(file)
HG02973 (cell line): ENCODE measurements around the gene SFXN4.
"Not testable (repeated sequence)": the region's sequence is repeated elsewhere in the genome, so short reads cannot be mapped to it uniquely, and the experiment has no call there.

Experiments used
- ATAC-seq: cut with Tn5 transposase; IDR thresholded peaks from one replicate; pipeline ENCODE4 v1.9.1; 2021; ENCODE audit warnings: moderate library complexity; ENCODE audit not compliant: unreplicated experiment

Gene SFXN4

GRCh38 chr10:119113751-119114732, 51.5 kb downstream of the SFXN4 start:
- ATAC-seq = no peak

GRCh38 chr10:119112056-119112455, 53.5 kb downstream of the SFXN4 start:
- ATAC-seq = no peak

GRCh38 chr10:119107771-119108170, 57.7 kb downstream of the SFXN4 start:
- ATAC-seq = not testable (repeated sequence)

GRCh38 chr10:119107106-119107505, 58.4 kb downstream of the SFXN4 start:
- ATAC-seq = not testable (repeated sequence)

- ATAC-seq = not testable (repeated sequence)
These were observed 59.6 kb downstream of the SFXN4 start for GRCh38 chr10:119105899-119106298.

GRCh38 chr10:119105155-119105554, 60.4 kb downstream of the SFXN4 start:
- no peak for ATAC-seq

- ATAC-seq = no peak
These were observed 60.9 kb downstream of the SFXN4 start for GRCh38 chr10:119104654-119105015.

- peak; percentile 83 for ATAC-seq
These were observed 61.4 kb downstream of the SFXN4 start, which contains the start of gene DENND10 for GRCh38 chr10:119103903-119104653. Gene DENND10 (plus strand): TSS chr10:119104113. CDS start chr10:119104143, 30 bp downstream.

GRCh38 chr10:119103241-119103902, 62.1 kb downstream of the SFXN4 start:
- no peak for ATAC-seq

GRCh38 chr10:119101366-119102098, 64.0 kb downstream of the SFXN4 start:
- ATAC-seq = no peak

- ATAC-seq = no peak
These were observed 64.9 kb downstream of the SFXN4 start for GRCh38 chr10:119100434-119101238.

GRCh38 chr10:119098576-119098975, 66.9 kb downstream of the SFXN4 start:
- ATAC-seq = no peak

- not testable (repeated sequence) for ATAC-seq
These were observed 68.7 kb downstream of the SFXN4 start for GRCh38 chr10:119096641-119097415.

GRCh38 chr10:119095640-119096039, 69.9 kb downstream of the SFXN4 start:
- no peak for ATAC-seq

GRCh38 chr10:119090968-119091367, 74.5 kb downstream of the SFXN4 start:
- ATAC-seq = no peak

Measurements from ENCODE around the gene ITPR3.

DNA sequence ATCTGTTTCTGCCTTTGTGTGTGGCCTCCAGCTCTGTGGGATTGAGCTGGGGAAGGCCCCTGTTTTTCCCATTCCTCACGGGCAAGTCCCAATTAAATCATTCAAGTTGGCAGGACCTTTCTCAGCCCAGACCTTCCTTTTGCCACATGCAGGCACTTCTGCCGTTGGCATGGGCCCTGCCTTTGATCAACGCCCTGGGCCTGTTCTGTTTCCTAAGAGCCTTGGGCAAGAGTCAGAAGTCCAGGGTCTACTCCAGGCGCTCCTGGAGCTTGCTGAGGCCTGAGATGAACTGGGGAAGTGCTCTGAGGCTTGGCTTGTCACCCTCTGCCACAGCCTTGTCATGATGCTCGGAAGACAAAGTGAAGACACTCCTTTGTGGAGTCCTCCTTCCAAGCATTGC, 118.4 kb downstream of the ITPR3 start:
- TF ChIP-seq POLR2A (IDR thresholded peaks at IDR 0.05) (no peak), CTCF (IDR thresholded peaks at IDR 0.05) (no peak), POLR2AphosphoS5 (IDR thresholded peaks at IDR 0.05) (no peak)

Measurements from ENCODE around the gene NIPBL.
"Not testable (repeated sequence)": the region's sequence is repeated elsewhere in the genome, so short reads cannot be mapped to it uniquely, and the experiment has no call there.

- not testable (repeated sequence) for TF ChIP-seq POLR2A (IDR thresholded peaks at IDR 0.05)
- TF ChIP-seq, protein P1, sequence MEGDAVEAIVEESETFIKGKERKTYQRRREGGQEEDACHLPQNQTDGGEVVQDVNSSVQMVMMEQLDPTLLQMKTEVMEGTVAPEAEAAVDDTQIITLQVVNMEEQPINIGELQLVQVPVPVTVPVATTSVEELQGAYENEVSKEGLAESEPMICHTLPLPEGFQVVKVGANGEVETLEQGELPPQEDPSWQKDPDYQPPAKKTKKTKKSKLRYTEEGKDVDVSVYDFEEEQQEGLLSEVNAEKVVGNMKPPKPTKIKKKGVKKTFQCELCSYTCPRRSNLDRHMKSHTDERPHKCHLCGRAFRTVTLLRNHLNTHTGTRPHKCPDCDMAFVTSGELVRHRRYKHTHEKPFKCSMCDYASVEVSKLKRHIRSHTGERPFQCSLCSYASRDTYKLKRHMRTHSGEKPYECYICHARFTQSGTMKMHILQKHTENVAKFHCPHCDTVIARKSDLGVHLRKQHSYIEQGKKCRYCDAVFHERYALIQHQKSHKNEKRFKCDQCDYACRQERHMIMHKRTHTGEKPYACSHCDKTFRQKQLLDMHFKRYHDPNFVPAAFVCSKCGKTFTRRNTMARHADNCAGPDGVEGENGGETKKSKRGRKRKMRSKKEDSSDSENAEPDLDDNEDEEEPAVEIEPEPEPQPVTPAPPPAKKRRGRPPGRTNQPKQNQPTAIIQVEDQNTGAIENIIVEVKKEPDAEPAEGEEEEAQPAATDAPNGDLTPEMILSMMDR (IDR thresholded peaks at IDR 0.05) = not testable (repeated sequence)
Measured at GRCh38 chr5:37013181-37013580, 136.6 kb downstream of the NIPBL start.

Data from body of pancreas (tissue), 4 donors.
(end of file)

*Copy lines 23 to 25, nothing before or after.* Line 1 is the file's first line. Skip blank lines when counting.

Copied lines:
- no peak for ATAC-seq

GRCh38 chr10:119101366-119102098, 64.0 kb downstream of the SFXN4 start:
- ATAC-seq = no peak